The issue of fiscal oversight continued to provide the major heat at Tuesday night’s meeting of the Peralta Community Colleges Board of Trustees, this time with one of the more veteran board members lighting the fire.
Three-year Trustee Linda Handy lit into Chief Information Officer Andy DiGirolamo’s revised report on $4.1 million in pending district-wide information technology projects. Handy told him, “I have no idea what these figures represent.”
DiGirolamo’s 13-part PowerPoint presentation was a response to his May 24 budget presentation that four newly-elected members—Nicky Gonzalez Yuen, Cy Gulassa, and Bill Withrow—questioned.
At the May meeting, Yuen voiced complaints when a spreadsheet report on the Measure E bond account contained bottom-line dollar figures without any details on how the money would be spent. The spreadsheet included a $1.4 million line item for Vista College New Building Networking and another $950,000 line item for the second phase conversion to PeopleSoft’s online management system.
Measure E was the Peralta District’s $153.2 million repair, renovation, and construction bond passed by Alameda County voters in 2000. $128 million of that money has either been spent or committed to projects.
DiGirolamo told Handy on Tuesday that the report was only intended as an overview of the planned projects, and that he would return to the board with the requested details at the time his office was actually requesting trustees to approve Measure E expenditures.
Handy replied that she would prefer that DiGirolamo provide the board with the details earlier “just like we get from other staff members, like Sadiq [General Services Director Sadiq Ikharo] so that we can approve these expenditures in advance like we do with other Measure E funds.”
When Harris called that a “reasonable request,” Handy replied that “I’ve been asking for that information since last September. It’s now June.”
Handy said that she had been receiving queries from some of the district’s four colleges about unfinished Internet technology projects. Holding up DiGirolamo’s spreadsheet, she said “if we had a more thorough report, I could answer those questions” about what projects were still pending and what projects had been permanently dropped.
Saying that he was unaware of many of the unfinished IT projects himself, DiGirolamo explained that many of them had been initiated by his predecessor “and we didn’t get some of that information passed on to us when I first came on board.”
Trustees also closely questioned, but ultimately approved, close to $430,000 in extra costs associated with the $65 million Vista construction project. About $252,000 of that was for work done by HP Inspections over and above the San Jose company’s $300,000 contract. The extra inspection work had been done without prior approval from Peralta.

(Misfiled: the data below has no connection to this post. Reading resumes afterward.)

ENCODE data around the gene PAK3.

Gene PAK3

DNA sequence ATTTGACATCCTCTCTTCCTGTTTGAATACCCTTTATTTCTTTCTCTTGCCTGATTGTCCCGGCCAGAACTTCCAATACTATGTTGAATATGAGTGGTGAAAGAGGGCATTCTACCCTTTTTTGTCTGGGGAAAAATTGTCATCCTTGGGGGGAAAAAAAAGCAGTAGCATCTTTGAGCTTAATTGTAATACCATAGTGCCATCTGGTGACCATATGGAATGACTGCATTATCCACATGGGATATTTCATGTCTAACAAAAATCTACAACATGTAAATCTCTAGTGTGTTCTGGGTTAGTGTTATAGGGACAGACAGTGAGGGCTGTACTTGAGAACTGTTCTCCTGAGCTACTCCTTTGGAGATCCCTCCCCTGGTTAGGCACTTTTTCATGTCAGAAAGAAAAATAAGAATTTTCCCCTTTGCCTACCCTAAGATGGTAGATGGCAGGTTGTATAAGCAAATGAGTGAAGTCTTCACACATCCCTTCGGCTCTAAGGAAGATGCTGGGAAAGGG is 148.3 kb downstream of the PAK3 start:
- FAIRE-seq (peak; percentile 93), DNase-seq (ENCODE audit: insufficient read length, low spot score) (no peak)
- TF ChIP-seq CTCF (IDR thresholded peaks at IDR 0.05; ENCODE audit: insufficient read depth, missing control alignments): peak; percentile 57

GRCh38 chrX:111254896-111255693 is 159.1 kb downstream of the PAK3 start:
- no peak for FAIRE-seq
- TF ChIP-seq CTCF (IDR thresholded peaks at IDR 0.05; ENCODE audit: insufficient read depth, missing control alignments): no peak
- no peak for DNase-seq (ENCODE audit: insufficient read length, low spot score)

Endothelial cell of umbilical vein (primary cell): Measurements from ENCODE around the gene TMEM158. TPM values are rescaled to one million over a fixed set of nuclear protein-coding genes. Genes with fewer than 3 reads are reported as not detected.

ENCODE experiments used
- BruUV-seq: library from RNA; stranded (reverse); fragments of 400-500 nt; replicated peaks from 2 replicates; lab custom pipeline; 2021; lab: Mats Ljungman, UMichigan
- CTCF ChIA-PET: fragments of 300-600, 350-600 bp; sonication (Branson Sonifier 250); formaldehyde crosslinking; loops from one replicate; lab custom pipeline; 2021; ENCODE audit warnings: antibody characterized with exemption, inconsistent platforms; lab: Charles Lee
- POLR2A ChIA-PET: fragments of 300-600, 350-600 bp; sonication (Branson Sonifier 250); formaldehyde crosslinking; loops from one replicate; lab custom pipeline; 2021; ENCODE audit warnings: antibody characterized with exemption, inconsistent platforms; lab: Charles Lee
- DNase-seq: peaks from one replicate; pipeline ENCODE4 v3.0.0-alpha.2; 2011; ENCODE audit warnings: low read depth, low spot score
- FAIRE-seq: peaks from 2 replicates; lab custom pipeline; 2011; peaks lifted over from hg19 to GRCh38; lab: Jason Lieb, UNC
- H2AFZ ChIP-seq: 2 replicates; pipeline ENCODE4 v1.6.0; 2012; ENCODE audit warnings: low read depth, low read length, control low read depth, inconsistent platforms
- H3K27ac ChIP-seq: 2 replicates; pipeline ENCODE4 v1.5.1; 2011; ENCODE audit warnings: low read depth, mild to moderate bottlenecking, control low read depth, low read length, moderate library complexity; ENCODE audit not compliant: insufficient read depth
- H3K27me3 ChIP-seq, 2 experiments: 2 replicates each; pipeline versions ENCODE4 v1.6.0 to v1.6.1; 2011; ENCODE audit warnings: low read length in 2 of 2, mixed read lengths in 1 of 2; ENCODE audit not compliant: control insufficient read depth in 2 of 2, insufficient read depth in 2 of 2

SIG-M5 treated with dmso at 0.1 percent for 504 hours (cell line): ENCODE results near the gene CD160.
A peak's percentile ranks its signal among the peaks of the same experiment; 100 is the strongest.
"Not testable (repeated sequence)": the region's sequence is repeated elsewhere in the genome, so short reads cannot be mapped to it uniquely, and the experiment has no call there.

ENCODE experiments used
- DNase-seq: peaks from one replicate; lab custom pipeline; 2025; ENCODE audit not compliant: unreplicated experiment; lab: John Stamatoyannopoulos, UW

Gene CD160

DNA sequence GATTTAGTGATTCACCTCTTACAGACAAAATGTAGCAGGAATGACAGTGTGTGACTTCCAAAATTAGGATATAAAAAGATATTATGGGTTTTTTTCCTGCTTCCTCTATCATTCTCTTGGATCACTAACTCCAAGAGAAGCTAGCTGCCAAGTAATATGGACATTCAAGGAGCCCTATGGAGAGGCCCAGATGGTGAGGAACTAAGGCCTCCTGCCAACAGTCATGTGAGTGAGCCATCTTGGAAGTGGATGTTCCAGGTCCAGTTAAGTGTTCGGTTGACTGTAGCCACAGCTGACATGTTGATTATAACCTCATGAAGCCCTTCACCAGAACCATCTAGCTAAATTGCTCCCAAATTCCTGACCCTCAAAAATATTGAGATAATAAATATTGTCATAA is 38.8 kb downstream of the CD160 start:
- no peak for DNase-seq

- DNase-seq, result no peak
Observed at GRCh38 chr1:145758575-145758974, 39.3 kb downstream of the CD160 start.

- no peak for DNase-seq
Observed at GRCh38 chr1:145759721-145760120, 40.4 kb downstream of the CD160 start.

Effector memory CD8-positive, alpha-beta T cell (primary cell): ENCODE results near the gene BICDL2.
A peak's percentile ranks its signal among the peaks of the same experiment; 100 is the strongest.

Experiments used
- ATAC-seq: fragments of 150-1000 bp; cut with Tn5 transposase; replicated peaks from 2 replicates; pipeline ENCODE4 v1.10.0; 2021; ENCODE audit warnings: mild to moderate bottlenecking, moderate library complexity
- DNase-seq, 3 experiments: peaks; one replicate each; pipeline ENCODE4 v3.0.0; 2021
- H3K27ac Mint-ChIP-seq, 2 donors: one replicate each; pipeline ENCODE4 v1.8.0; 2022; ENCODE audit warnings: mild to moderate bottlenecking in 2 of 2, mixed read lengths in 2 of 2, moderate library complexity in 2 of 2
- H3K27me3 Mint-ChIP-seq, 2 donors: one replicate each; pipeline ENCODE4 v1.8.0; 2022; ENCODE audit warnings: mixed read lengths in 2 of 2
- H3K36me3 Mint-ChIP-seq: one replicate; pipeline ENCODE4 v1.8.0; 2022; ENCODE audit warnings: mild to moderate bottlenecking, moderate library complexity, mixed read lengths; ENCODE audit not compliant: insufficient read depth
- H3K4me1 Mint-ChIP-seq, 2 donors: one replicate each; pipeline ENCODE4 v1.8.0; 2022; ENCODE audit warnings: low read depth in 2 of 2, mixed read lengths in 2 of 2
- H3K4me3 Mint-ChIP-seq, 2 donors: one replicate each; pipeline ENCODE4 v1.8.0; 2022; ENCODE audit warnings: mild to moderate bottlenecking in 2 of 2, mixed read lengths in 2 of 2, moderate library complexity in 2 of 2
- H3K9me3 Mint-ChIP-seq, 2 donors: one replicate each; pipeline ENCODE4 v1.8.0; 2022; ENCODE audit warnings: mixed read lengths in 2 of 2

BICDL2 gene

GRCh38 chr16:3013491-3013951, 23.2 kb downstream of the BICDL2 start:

General Counsel Thuy Nguyen confirmed that the HP work was a violation of the firm’s contract, which required prior approval of such extra work.
General Services Director Ikharo told trustees that the inspections were federally-mandated for the type of building being constructed for Vista College, and that much of the extra billing covered overtime for inspection of steel that Peralta had requested be delivered early. Ikharo said that the early delivery had cut two months off the projected completion date of the project.
“This translated into a saving for the district of between $2 million to $4 million,” he wrote in his report on the item.
When Gulassa asked what type of precedent would be set if the board approved such an out-of-contract addition, Chancellor Harris said that it would only say to contractors “that you should proceed at your own risk. We will review such requests on a case by case basis. You may get it, or you may not get it.”
Harris said that “even though the district may not be legally liable” to pay the money, he had recommended approval because “these were only technical violations of the contract” and “the work was necessary, and the district benefited from it.”
Only Yuen voted against the HP additions, saying that “I don’t want to send a message to contractors that they can go out of budget and we’ll cover it. That’s irresponsible.”
In action in closed session, trustees reported that they have approved the rehiring of Odell Johnson as interim President of Laney College for another year, or until a permanent president is found. Johnson has been serving on an interim basis after a previous stint as president of the college. Last month, the district narrowed the search for Johnson’s permanent replacement down to four finalists, none of whom were ultimately hired..